This hypothetical case differs from that envisaged in Article 1, item (1); for example, if a more recent foreign decision has been recognised in a Contracting State through ignorance of a previous foreign decision on the same subject, Article 1, item (1), and not Article 4, will be applied.
Like Article 1, this Article concerns only cases of express recognition by the authority referred to in Article 6.
Article 5
In accordance with the Convention's aim of facilitating recognition, this Article excludes any review of the merits of a foreign decision. The requested court has only to verify that the conditions laid down by the Convention are fulfilled.
Article 6
This provision relates to the designation in the Contracting States of the authority responsible for verifying that the decision invoked conforms to the Convention.
This Article must be read in conjunction with Article 13. It follows that those States - such as France and the Netherlands - which accept that foreign decisions relating to personal status can have provisional effects in their territory without a prior express decision, will not be obliged to change their system; in those States, a civil registrar will therefore be able to remarry persons divorced abroad, or even make entries concerning the foreign decision in the civil status registers, without a prior decision granting recognition.
However, taking account of foreign decisions in this way does not constitute "recognition" within the meaning of this Convention. Such express recognition can stem only from a decision pronounced by the authority designated in Article 6. It is only after such a decision that the foreign judgment can no longer be called in question (second paragraph of Article 7).
Article 7
Provisions relating to fault attaching to the parties, or their good faith, are closely linked to the decision itself, which explains why Article 7, first paragraph in fine, specifies that they are to be treated in the same way. In this respect, the word "provisions" should be taken to mean not only the operative part of the decision as such, but also any of the grounds recited which, because the operative part is silent on the subject, are decisive. The concept of custody of children is not the same in the legislation of all the Contracting States: in its narrowest interpretation, the expression means, at the very least, control of the child's person.
Article 8
This Article must not be interpreted "a contrario"; in those States where foreign decisions are entered in civil status registers without prior express recognition, the practice may therefore be continued.
Article 9
The text resolves an important problem which has often given rise to difficulties. It lays down the logical principle that recognition of a decision pronouncing the dissolution or the annulment of a marriage means that from the point of view of possible remarriage the two persons concerned will be regarded as unmarried.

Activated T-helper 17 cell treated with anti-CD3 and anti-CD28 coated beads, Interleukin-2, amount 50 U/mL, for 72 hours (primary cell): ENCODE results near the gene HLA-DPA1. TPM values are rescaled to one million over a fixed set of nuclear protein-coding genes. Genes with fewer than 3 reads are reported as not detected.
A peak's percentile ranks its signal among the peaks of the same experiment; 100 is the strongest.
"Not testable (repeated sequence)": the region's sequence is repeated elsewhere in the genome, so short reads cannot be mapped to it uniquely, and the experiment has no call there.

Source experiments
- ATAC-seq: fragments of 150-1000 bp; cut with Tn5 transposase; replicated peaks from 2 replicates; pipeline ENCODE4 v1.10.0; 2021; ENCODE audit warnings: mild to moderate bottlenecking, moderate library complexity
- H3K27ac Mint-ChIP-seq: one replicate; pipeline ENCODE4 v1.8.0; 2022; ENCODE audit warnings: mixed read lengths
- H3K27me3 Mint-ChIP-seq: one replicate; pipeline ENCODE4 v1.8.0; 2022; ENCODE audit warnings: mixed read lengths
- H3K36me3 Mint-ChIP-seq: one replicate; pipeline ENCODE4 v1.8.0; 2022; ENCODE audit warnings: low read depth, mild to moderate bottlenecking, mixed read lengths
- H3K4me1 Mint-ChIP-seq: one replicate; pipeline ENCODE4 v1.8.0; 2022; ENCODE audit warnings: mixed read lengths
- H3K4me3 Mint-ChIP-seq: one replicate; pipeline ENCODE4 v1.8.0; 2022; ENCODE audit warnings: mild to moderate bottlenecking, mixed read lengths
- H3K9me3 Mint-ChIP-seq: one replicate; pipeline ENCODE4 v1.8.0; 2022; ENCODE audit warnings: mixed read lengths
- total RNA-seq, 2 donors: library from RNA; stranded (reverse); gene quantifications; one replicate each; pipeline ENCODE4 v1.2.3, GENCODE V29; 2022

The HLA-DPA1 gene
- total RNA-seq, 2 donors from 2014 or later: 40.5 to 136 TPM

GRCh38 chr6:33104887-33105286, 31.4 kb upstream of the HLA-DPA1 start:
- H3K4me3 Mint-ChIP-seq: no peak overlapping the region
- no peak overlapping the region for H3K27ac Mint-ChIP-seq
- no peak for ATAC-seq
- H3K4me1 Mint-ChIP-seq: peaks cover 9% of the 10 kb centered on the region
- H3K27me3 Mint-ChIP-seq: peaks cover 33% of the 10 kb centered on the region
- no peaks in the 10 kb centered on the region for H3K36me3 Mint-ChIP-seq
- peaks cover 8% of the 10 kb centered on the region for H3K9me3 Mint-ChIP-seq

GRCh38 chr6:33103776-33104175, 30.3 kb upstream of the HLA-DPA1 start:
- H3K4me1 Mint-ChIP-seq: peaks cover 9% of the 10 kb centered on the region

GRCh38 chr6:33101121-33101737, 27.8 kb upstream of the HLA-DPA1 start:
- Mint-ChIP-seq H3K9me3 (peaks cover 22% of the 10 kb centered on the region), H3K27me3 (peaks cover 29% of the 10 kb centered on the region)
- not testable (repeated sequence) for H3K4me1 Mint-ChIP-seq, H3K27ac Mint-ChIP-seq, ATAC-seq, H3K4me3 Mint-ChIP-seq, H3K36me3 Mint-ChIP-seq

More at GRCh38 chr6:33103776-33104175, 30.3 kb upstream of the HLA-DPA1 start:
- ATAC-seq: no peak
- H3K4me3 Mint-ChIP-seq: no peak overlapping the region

For example, Belgium will be bound under Article 9 to permit the marriage of Spaniards divorced in the Netherlands, even though their national law does not permit it.
Because of the close connection between recognition of a divorce and capacity to marry, it was found impossible to separate them. Once a State recognises a divorce between two spouses, it is only natural that it should draw the logical conclusions from that attitude and permit the marriage of such divorced persons, even if divorce does not exist in the law governing the personal status of one of them.
It should be observed that the text of Article 9 imposes an obligation only on the recognising State, and not on the State where the decision dissolving or annulling the marriage was given, however desirable and logical it might appear to provide for an obligation on the latter's part. Although Article 9 does not expressly mention the non-existence of a marriage, it does cover that eventuality as well. It will also be seen that under Article 18, item (2), a State may reserve the right to restrict the scope of Article 9 as far it is concerned.
The 1902 Hague Convention Governing Conflicts of Laws Concerning Marriage will continue to be binding upon its signatories, at least in relation to the other signatory States which have not acceded to the ICCS Convention.
Article 10
This Article deals with the issue of lis pendens and provides that an authority subsequently seised of a petition identical to one already lodged with another authority shall refrain, at least provisionally, from giving a decision on the merits.
The expression "even proprio motu" signifies that if neither of the parties enters a plea of lis pendens, the court must then of its own accord refrain from giving or defer a decision; in such cases it will be for the law of the requested country to specify the procedure to be followed.
The second paragraph of Article 10 implicitly provides for two possibilities. On the one hand, if on the expiry of the one-year time-limit the authority previously seised has not yet given a decision, the proceedings may be resumed by the authority subsequently seised; but, on the other hand, the latter authority must also refrain from giving a decision, even though proceedings have been resumed, if, before it has given its decision, the authority previously seised gives one of its own in the meantime.
Article 11
The idea of assimilating refugees and stateless persons to the nationals of a State, which is expressed in this Article, is to be found in other international agreements.
The wording used echoes that of the Convention to facilitate the celebration of marriages abroad, signed at Paris on 10 September 1964.
Article 12
This Article calls for no comment.
Article 13
See the explanations given for Article 6.
Articles 14 and 15
These Articles call for no comment.
Article 16
This Article enables Contracting States to apply the rules relating to recognition laid down by the Convention to the enforcement in their territory of accessory provisions of a judgment (custody of children, maintenance, damages).
The question was raised whether it was appropriate to make provision in the Convention for a State to reverse its decision to extend, by a declaration of withdrawal. It was argued in favour of such a provision that it would be likely to encourage declarations of extension. The Commission considered it unnecessary to include such a provision, since a State could, when making the declaration mentioned in Article 16, always reserve the right to withdraw it unilaterally by a contrary declaration.
Articles 17 à 21
These Articles call for no comment.